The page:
Skip to main content

Collection Tending the Commons: Folklife and Landscape in Southern West Virginia

Articles and Essays

  • American Ginseng and the Idea of the Commons

    The View from the Sundial Tavern. The Sundial Tavern, known up and down Coal River as "Kenny and Martha's," is a mom-and-pop-style beer joint on Route 3, in Sundial, West Virginia, just north of Naoma. Retired coal miner Kenny Pettry and his wife, Martha, now in their sixties, have been the proprietors for nearly thirty years. The bar's modest facade belies the often uproarious ...

  • Historical Maps of the Study Area

    The maps, below, illustrate different historical stages in the exploration and development of coalfields in the areas where the collection materials were gathered.

  • Landscapes and History at the headwaters of the Big Coal River

    From the air today, as one flies westward across West Virginia, the mountains appear to crest in long, undulating waves, giving way beyond the Allegheny Front to the deeply crenulated mass of the coal-bearing Allegheny plateaus. The sandstone ridges of Cherry Pond, Kayford, Guyandotte, and Coal River mountains where the headwaters of southern West Virginia's Big Coal River rise are the spectacular effect of ...

  • Ramp Suppers, Biodiversity, and the Integrity of "The Mountains"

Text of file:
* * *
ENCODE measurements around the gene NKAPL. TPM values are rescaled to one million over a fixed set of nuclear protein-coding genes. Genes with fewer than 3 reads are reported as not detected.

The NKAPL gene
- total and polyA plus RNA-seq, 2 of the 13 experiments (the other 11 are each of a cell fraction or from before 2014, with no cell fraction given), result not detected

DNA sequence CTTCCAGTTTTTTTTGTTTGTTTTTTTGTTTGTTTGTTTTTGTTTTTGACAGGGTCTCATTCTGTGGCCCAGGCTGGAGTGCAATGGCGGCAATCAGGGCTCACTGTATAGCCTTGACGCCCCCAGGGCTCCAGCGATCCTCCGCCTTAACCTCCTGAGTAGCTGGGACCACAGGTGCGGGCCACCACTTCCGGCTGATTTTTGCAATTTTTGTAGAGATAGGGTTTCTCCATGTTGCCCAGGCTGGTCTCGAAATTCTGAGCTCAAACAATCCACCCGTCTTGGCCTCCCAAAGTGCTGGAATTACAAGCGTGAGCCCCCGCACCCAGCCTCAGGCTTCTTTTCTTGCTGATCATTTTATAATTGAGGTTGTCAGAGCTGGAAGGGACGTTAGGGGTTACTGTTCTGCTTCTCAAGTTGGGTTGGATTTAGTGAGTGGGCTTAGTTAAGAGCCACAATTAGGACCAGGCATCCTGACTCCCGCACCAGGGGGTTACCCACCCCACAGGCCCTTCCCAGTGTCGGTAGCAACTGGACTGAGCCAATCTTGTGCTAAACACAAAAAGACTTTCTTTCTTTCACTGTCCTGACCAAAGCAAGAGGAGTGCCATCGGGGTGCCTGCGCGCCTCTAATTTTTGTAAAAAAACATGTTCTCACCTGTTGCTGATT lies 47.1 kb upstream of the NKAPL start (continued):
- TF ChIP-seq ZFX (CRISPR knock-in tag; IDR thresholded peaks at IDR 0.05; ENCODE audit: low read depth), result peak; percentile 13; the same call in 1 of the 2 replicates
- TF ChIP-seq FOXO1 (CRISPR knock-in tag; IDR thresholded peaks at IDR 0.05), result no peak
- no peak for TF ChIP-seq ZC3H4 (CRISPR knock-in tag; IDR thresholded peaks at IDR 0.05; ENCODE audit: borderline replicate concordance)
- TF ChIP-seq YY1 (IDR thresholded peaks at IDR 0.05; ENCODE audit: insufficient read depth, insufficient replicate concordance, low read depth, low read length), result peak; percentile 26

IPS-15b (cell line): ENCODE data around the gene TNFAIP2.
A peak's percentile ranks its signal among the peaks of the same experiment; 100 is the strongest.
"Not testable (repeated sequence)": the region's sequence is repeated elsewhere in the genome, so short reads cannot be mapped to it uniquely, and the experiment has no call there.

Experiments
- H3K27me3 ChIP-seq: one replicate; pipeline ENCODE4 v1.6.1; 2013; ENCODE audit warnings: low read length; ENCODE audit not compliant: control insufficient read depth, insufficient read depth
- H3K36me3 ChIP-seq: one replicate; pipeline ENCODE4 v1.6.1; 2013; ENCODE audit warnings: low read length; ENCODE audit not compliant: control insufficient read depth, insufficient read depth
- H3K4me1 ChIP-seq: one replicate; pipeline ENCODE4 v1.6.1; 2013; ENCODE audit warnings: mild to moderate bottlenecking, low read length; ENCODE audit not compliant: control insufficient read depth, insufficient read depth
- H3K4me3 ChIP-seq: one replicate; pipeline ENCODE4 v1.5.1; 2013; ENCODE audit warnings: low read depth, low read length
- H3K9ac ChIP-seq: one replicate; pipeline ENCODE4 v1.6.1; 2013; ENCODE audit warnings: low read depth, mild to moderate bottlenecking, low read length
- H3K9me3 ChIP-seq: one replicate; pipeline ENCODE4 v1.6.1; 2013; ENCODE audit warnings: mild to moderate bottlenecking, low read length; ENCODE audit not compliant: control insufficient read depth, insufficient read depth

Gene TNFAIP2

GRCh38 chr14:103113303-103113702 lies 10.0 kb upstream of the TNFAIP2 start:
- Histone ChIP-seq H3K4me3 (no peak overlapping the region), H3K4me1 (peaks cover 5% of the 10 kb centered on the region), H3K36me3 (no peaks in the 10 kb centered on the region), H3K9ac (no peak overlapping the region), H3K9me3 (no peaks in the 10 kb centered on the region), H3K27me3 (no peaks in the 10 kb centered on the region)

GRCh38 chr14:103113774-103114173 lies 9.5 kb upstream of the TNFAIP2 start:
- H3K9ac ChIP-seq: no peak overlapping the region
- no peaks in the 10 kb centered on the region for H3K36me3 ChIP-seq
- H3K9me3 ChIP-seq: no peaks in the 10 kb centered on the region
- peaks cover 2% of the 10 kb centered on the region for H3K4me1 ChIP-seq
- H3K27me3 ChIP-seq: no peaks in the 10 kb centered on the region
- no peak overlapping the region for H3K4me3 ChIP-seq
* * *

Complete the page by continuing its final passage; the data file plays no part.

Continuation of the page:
The Ramp House on Drew's Creek. Biodiversity has been protected through the flourishing of cultural diversity. Utilizing indigenous knowledge systems, cultures have built decentralized economies and production systems that use and reproduce biodiversity. Monocultures, by contrast, which are produced and reproduced through centralized control, consume biodiversity.1

  • Seasonal Round of Activities on Coal River

    The seasonal round on Coal River, showing the continuing role of the mixed mesophytic forest in community life. Many of these activites rely on common pool resources located in the mountains. Adapted from the graphic by Suzuki Graphics, based on interviews and a field sketch by Mary Hufford.

  • Seining for Hellgrammites on Coal River in West Virginia

    Hellgrammites, also known as "grampus," are the fierce and succulent larvae of the dobson fly. They first hatch in late spring and hide under rocks from would-be predators, such as red-eye, bass, wall-eye, and other game fish native to Coal River. The term grampus elsewhere refers to the whip-scorpion and the hellbender, fitting companions for a larva whose pincers draw blood.

  • Stalking the Mother Forest: Voices Beneath the Canopy

    Cove Topography. The Mixed Mesophytic Forest On a mid-December morning, my commuter plane en route from Washington, D.C., to Charleston, West Virginia, traverses in a matter of minutes Virginia's historic Piedmont. Gaining altitude, the plane bisects the ridge and valley of the Shenandoah, where the Skyline Drive meanders south toward the Blue Ridge Parkway. Soon after, the horizon opens onto the great Allegheny and ...

  • Interactive Maps

    Big Coal River and Surrounding Area. Map of Big Coal River and surrounding area information was compiled from the U.S. Geological Survey Geographic Names Information System (GNIS) Online Data Base portal for the U.S. Census Bureau's TIGER Mapping Service (Accessed April, 2000). Map information was modified for illustration purposes.